Most important, no matter how you vote in the primaries, vote Democratic in November.

Vote Democrat

Electable Enough?

Bernie and Hillary signsThese are exciting times for those of us who reside in the dark blue bubble of the San Francisco Bay Area. Like the parents of teenagers, we’re used to being ignored by presidential candidates unless we’re being asked for money. But this time, our votes almost matter. That’s an unfamiliar feeling.

We’re also unfamiliar with impassioned disagreements among hitherto like-minded friends and neighbors. Now we get to experience what the good citizens of Ohio routinely practice—living peaceably through constructive persuasion alongside people who hold stupid and wrong different beliefs.

Take, for example, my Friday hiking buddies, who are Feeling the Bern. As for me, all I feel is heartburn at the prospect of any Republican in the White House.

“Okay, I’m officially undecided,” I said to my friends last fall. “The thing I care most about is electability. Persuade me.”

“I don’t give a damn about electability,” responded Gary. “I’m tired of voting for the lesser of two evils!”

“Same here,” chimed in Sharon.

Then Gary decided to turn up the charm on his undecided prospect: “One thing I’ve never liked about you,” he railed at me, “Is how willing you are to compromise your principles.”

Reading my mind before I could even open my mouth, Gary added for good measure, “And I don’t care about the Supreme Court!”

Like I said, this was a long time ago, in a galaxy far, far away. Justice Scalia was still alive. The presidential prospects of Donald Trump and Bernie Sanders were widely viewed as DOA. But as this crazy primary season has unfolded, all bets are off about who’s the most electable.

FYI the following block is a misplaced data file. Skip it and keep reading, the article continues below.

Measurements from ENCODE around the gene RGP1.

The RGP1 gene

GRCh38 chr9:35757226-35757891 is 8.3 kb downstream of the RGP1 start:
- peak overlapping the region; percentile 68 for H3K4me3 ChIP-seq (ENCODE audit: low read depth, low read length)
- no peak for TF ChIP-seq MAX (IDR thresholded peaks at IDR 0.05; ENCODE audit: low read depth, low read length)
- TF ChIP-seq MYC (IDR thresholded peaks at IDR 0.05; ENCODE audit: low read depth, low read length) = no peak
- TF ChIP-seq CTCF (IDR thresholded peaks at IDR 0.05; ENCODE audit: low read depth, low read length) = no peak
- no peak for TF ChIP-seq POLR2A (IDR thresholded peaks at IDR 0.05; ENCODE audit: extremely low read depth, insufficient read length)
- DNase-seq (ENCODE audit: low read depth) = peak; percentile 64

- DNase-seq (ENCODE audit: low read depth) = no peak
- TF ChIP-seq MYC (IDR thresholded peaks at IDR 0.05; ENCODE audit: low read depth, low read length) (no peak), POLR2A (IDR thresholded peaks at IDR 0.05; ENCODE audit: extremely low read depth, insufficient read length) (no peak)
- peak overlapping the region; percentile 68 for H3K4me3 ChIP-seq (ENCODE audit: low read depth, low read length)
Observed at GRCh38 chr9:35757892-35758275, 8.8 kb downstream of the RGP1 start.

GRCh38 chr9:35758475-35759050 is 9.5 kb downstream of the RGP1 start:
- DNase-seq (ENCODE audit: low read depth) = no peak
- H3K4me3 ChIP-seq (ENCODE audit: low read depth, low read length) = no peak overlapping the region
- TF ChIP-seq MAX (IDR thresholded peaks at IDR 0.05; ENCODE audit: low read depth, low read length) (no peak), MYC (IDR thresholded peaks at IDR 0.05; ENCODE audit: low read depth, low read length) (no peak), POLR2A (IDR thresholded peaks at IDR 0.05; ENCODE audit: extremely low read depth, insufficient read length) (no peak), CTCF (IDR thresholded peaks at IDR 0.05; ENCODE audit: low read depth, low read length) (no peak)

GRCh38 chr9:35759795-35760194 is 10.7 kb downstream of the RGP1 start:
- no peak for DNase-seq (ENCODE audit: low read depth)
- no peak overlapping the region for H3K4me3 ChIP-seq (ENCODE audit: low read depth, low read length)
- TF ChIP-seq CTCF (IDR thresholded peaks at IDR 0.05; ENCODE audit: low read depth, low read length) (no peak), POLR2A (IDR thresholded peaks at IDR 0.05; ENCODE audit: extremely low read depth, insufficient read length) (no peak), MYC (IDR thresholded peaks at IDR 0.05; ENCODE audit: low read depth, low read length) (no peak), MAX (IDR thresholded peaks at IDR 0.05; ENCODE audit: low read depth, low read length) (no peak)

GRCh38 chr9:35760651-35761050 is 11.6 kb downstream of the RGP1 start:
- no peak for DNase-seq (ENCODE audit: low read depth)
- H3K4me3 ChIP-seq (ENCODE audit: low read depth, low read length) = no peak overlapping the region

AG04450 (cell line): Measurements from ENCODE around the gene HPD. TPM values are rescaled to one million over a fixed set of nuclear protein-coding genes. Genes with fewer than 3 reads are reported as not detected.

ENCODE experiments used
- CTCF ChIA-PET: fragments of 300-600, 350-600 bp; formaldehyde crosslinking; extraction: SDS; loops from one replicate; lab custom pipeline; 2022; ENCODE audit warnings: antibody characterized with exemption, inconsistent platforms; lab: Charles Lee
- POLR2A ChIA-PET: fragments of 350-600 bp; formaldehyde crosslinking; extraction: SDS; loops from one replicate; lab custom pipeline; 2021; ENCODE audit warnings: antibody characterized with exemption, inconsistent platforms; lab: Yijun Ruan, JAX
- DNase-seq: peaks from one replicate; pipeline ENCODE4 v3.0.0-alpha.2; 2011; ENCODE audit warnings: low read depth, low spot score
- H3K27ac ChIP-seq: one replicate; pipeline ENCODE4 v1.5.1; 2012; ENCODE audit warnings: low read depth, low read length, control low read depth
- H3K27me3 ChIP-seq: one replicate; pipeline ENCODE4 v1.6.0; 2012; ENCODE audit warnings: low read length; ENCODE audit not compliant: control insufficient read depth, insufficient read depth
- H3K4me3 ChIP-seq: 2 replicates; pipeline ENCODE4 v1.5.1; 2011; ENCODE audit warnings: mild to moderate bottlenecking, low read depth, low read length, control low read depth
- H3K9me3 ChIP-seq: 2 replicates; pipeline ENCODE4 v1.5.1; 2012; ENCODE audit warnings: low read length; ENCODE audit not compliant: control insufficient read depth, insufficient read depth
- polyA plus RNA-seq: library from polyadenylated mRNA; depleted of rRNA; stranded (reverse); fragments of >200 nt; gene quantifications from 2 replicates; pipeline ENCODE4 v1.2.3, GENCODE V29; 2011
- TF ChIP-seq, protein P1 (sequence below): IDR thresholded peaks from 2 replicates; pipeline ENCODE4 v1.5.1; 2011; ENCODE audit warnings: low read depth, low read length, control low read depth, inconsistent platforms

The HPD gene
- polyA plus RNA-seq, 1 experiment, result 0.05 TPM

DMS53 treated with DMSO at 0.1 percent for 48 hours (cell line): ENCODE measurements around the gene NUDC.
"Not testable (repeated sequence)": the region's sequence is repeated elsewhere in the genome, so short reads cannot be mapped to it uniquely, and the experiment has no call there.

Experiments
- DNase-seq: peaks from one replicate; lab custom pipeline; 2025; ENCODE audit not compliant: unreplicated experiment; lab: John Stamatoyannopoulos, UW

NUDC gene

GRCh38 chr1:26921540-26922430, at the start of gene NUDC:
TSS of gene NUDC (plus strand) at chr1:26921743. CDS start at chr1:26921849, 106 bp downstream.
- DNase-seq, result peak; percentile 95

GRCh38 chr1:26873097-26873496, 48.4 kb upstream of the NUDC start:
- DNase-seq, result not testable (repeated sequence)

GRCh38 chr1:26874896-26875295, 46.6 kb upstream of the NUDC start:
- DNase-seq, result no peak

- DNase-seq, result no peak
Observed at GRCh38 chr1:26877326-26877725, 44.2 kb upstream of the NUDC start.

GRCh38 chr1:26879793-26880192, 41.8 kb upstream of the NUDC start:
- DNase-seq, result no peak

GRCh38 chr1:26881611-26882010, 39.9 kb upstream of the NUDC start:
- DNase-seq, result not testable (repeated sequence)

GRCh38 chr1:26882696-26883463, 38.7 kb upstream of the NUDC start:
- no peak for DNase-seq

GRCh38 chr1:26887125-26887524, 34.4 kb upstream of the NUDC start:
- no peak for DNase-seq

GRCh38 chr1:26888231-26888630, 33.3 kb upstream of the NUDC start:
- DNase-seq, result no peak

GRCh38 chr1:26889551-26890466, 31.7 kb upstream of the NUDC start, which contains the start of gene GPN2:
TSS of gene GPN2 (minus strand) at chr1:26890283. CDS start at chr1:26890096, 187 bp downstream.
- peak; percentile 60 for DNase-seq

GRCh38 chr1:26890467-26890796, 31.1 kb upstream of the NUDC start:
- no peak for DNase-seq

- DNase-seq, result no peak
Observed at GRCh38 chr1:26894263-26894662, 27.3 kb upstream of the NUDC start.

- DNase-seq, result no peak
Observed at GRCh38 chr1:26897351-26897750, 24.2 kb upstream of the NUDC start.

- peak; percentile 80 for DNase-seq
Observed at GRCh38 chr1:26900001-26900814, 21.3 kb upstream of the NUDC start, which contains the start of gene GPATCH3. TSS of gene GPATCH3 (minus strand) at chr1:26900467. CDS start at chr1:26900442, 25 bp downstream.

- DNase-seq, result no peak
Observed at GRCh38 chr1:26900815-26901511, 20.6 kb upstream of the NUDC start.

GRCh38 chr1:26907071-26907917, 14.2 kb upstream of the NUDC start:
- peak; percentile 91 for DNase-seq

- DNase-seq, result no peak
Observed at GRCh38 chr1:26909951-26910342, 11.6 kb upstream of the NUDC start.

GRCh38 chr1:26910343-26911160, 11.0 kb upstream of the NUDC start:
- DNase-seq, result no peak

On most days, it seems like even I could beat Donald Trump. But given Hillary’s earned and unearned negatives, Bernie, pointing to national polls, argues that he’s the better candidate to prevail in the general election.

I’m still not feeling the Bern, though.

I love Bernie. He has assumed the mantle of electoral politics that the Occupy movement unwisely shunned. I am grateful to him—as I am to Occupy—for articulating issues like economic injustice, and for making Hillary a better candidate. I ought to feel as Sharon did when I first asked her if she was supporting Sanders: “He stands for everything I believe in? Why wouldn’t I support him?”

George McGovern stood for everything I believed in back in 1972. I supported him with the fervor so many of my friends now feel for Bernie. Like them, I was convinced that our righteous cause would prevail. How could it not? I still remember the disbelief I felt, the tears I shed the day after Richard Nixon creamed him. Those who lived in the one state McGovern carried coped by affixing bumper stickers that said, “Don’t Blame Me: I’m from Massachusetts.”

I do not want the cold comfort of a bumper sticker that reads, “Don’t Blame Me: I Voted for Bernie.” Because even though polls show that Sanders currently does better than Clinton in the general election, Bernie will likely get creamed once the Republican attack machine gets going. Besides, most of his supporters aren’t willing to pony up the taxes his proposals require. And even if they were, there’s that inconvenient truth known as Congress mucking up the political revolution.

I want a strong and competent Democrat in the White House who will get there with the votes of people more moderate and hawkish than I am. I want incremental progress rather than a failed revolution. I want the balance on the Supreme Court to shift left. I’m ready to skip the high hopes—and crushing disappointment—the candidate of my dreams evokes. Been there, done that.

I want Hillary. She’s highly intelligent, dedicated, a hard worker, and an indefatigable champion of women, children, families, and the middle class. She’s a credible player on the world stage. She knows how to govern. Besides, we need Bernie to remain a potent voice for change, a voice best amplified by remaining an outside critic.

I’m reminded of Henry David Thoreau’s words: “If you have built castles in the air, your work need not be lost; that is where they should be. Now put the foundations under them.” Hillary Clinton can be the foundation upon which Bernie Sanders and the movement he’s sparked can continue to build.

But no political revolution or incremental progress will come about if Hillary and Bernie supporters who are duking it out right now stay home come November. These bumper stickers I saw today say it all:

So whether you’re Ready for Hillary or Feeling the Bern, get out there and vote!